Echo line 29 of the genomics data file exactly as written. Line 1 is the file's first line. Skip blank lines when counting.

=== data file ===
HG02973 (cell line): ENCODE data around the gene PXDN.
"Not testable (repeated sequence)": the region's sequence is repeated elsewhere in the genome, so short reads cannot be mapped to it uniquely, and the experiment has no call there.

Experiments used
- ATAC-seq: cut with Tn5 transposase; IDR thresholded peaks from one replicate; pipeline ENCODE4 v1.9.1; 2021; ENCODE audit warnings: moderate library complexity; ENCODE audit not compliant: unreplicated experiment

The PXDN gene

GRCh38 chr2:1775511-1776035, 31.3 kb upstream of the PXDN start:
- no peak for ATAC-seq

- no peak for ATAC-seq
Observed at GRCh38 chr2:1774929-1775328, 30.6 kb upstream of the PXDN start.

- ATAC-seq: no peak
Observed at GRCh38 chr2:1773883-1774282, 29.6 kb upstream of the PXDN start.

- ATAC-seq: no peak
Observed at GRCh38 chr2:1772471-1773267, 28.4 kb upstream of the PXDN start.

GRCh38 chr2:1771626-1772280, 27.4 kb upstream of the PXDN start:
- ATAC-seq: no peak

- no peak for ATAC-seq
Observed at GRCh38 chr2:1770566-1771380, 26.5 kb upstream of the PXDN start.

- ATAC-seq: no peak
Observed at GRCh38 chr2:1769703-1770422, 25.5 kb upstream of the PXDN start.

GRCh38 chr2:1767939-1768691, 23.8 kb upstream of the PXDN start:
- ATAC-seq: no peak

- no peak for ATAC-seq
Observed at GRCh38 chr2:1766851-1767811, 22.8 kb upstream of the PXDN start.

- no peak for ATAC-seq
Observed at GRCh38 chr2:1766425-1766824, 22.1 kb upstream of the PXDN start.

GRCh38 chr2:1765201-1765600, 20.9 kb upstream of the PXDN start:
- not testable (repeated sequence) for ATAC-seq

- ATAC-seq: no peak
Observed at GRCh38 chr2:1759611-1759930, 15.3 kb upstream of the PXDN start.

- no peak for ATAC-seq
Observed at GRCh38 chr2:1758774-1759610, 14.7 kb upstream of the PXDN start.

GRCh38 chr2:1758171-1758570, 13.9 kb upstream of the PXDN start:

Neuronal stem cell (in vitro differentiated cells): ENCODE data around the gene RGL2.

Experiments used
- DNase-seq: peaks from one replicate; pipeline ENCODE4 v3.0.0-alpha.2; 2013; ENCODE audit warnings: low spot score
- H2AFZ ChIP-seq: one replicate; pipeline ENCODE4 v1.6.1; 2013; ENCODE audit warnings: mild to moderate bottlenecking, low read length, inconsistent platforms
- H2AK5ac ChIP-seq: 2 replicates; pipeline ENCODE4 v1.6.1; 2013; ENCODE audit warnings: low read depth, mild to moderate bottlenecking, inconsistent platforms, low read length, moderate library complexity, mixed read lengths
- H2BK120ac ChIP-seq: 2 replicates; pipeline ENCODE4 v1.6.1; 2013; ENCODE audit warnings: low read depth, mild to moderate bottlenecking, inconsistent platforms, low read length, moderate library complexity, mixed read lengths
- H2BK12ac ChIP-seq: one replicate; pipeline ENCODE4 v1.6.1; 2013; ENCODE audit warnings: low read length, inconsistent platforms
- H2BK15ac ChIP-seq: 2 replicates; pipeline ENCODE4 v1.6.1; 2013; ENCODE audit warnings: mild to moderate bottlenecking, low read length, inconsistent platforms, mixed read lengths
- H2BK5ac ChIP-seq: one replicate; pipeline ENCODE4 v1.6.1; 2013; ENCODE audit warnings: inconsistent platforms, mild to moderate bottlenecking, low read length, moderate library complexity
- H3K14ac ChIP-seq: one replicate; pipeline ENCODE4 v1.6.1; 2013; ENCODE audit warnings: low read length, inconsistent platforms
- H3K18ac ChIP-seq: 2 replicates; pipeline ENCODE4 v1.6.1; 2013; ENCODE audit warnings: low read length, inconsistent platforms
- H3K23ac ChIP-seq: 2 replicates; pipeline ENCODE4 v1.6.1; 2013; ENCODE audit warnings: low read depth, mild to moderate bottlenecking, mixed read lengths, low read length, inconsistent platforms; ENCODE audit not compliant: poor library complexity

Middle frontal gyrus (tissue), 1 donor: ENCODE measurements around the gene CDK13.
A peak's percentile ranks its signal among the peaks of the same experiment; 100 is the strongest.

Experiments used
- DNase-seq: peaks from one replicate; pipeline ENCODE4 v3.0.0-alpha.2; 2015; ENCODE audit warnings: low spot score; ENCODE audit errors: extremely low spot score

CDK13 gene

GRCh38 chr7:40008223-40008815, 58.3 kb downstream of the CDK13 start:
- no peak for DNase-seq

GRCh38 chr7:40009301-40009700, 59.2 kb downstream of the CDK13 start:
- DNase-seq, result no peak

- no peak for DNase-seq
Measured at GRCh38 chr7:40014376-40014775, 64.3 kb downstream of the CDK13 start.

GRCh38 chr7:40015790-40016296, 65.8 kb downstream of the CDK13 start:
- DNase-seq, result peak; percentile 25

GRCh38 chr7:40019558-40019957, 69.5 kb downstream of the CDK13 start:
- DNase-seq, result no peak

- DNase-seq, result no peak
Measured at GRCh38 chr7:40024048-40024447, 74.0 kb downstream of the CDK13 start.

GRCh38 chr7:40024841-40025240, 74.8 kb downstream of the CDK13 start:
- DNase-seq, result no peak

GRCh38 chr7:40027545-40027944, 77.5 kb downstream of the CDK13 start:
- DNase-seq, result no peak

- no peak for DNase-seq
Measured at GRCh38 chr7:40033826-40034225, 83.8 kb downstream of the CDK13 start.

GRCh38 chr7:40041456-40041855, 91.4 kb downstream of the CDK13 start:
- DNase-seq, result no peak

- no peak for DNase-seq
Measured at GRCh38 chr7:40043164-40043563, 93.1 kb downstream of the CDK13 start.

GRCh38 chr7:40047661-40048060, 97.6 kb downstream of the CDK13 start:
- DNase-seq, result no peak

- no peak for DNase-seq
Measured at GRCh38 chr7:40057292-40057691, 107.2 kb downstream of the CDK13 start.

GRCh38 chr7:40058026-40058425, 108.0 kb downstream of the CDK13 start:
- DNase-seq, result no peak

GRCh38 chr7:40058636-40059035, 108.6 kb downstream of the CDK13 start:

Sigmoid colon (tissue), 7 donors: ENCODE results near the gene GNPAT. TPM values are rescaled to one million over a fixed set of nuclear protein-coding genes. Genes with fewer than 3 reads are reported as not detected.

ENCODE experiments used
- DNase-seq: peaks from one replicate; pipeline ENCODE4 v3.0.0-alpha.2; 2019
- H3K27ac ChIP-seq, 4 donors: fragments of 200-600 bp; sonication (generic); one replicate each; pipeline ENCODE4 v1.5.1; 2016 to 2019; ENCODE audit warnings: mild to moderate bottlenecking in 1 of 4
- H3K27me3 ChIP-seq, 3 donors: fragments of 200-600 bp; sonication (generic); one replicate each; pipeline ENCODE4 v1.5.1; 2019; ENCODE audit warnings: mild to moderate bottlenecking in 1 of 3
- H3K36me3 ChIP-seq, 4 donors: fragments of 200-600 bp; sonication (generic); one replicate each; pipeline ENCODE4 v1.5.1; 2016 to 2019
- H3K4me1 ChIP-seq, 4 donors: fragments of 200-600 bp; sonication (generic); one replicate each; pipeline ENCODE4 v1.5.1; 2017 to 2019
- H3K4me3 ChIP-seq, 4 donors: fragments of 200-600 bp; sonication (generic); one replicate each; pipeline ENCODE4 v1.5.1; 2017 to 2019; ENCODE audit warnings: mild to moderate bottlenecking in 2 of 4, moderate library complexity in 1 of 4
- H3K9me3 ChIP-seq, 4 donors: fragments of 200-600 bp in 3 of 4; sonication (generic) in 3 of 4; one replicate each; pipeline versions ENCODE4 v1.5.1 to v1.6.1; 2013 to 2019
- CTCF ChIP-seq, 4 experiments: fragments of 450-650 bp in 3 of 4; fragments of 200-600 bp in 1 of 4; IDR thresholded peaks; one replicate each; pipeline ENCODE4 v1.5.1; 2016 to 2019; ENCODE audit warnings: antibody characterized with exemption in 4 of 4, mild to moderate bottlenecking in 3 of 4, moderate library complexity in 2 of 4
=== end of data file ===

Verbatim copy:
Observed at GRCh38 chr2:1759611-1759930, 15.3 kb upstream of the PXDN start.